Projects at ICGI

Learning from Deep Learning

Deep learning allows computers to do what comes naturally to humans: learn by example. Increasing knowledge of the biological basis for the predictions made by computerized systems is essential for implementation in the clinic.


From bench to bedside

Developing systems with straight forward clinical utility has been a critical goal for the research activity in DoMore!. The focal point has been to bring methods and products to a level where they can be easily implemented in the clinic and to establish the structures and collaborations that enable efficient commercialisation


A variety of factors influence a patient’s clinical outcome, including intrinsic characteristics of the patient, disease, or medical condition, and the effects of any treatments that the patient receives. This project’s primary purpose is to develop dedicated predictive markers for specific clinical treatment regimens using convolutional neural networks (deep learning) combined with our prognostic biomarkers.

Polyp classification

Due to the shortage of endoscopists and pathologists with the required experience, automated risk classification of colon polyps will significantly reduce the workload. Automated systems will also improve objectivity, and allow for the increased throughput needed to enable a sucessful bowel cancer screening program. 

The Nucleolus

The nucleolus is the most prominent structure in a cell nucleus. It is the site of ribosomal RNA (rRNA) transcription, pre-rRNA processing and ribosome subunit assembly. The nucleolus is a dynamic structure that assembles around the clusters of rRNA gene repeats during late telophase, persists throughout interphase and then disassembles as cells enter mitosis. Alterations in both number and shape of nucleoli are linked to cancer and cancer prognosis.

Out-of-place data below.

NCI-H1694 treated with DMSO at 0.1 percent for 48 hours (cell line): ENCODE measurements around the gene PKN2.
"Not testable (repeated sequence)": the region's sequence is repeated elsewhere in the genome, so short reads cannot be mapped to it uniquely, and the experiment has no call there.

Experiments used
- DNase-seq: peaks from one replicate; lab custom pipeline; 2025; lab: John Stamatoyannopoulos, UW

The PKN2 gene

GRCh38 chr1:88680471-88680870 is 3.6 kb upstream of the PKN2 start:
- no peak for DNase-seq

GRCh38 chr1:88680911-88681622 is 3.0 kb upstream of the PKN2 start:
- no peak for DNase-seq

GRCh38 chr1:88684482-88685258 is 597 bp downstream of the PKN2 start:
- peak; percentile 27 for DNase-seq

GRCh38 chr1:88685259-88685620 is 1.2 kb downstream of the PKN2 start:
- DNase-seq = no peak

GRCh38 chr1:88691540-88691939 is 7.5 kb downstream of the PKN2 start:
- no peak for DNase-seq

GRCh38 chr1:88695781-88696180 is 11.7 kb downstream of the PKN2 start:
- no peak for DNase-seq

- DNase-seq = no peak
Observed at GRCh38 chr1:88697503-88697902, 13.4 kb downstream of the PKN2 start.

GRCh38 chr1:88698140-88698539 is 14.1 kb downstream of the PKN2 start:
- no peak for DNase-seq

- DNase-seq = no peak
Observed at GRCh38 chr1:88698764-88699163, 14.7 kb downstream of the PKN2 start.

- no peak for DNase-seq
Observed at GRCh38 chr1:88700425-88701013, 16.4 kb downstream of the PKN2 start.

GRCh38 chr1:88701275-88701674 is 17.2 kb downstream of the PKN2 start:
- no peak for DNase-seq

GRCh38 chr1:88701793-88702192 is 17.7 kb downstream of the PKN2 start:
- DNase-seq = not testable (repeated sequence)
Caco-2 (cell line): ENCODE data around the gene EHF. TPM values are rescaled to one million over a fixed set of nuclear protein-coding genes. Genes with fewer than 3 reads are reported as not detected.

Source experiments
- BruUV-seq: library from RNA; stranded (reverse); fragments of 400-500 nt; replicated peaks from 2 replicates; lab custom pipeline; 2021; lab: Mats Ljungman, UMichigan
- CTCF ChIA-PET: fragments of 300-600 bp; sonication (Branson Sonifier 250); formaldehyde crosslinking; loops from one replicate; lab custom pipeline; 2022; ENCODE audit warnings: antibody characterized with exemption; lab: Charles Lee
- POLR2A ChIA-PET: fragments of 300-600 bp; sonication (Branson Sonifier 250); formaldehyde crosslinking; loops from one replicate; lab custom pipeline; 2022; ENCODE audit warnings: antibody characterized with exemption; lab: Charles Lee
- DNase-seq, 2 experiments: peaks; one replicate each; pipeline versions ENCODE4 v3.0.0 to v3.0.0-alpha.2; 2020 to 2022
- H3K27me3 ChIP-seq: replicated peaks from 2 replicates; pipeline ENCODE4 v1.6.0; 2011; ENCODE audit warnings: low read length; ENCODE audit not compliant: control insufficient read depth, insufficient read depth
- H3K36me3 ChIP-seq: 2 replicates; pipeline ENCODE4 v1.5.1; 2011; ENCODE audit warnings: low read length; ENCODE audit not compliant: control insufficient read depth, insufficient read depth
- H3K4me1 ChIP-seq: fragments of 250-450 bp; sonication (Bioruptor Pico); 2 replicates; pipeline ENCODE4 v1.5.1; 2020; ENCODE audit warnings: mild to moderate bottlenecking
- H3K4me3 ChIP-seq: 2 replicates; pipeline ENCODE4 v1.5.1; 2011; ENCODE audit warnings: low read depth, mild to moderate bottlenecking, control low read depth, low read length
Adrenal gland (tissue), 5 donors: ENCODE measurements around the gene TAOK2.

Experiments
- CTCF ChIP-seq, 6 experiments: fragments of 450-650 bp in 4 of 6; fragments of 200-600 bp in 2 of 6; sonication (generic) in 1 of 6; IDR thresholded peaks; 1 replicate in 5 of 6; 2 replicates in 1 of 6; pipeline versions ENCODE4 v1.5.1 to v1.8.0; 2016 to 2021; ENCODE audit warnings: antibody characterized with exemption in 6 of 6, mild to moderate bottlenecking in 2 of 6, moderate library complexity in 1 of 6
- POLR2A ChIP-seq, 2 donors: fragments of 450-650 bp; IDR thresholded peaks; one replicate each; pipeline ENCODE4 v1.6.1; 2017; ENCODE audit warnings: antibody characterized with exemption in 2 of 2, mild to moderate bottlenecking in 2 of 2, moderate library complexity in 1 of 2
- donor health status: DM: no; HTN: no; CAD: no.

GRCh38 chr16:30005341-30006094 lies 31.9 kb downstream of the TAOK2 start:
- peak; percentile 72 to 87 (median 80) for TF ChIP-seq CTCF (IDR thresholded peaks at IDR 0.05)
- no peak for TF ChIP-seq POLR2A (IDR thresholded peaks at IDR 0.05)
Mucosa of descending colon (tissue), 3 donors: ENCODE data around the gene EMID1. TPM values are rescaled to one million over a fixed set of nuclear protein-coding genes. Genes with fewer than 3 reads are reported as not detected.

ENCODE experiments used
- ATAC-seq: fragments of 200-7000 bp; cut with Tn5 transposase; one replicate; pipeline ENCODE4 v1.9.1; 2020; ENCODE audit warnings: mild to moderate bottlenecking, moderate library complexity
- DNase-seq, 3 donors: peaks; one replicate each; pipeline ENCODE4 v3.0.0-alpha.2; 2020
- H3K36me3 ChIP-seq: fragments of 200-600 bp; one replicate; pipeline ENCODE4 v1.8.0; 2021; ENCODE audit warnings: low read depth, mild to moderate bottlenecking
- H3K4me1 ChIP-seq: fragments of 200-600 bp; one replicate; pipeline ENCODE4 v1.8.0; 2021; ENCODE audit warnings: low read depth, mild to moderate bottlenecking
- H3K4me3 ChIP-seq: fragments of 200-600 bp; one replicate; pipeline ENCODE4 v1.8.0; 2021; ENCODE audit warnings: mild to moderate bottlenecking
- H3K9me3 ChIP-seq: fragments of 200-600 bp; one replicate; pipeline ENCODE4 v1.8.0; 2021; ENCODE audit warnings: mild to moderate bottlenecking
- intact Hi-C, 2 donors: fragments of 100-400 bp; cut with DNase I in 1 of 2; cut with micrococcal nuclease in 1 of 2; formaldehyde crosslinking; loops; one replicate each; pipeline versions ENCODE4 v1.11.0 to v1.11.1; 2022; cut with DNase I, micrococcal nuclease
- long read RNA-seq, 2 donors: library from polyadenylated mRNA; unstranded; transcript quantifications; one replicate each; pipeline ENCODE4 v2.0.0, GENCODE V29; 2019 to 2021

mRNA DNA in situ hybridization

In situ hybridization (ISH) uses a labelled probe (complementary DNA, RNA or modified nucleic acids strand) to localize a specific DNA or RNA sequence in a portion or section of the tissue - in situ. DNA ISH can be used to determine the structure of chromosomes, and RNA ISH can be used to measure and localize mRNAs within individual cells in tissue sections.

mRNA Expression of Candidate Genes

Cancer is a genetic disease, that is, cancer is caused by certain changes to genes that control cell functions, especially how they grow and divide. These changes must be expressed (or influence expression of other genes) to cause damage to cells. .

SeeMore - a solution for viewing virtual slides and integrated analysis

In most of our projects, we scan several slides for every case in the project. In order to view these scans in the best way possible, we need an easy to use, fast and general application that works for scans from different scanner manufacturers. There are several commercially available viewers, but they are missing important features for visualising results. To meet the demands of current and future projects, we are now building a new scanner called SeeMore!

HighRes - The High resolution scanner project

Commercially available scanners are designed for speed and image viewing, not for image analysis. Hence, the image resolution is inferior to standard light microscopy and with extremely limited flexibility to control or alter the light. The High-Res project aims to create a flexible and autonomous system that will push the boundaries of histopathology imaging. 

Mitotic index

Mitotic Index (MI) is defined as the ratio between the number of cells in a population undergoing mitosis to the total number of cells in a population.

In silico Pathology

The digitalisation of pathology is currently being established in most pathology departments nationally and internationally, and the digitalisation of routine sections poses many advantages in both diagnosis and prognosis.


Developing methods using artificial intelligence (AI) to give cancer patients a more precise prognosis and counteract overtreatment.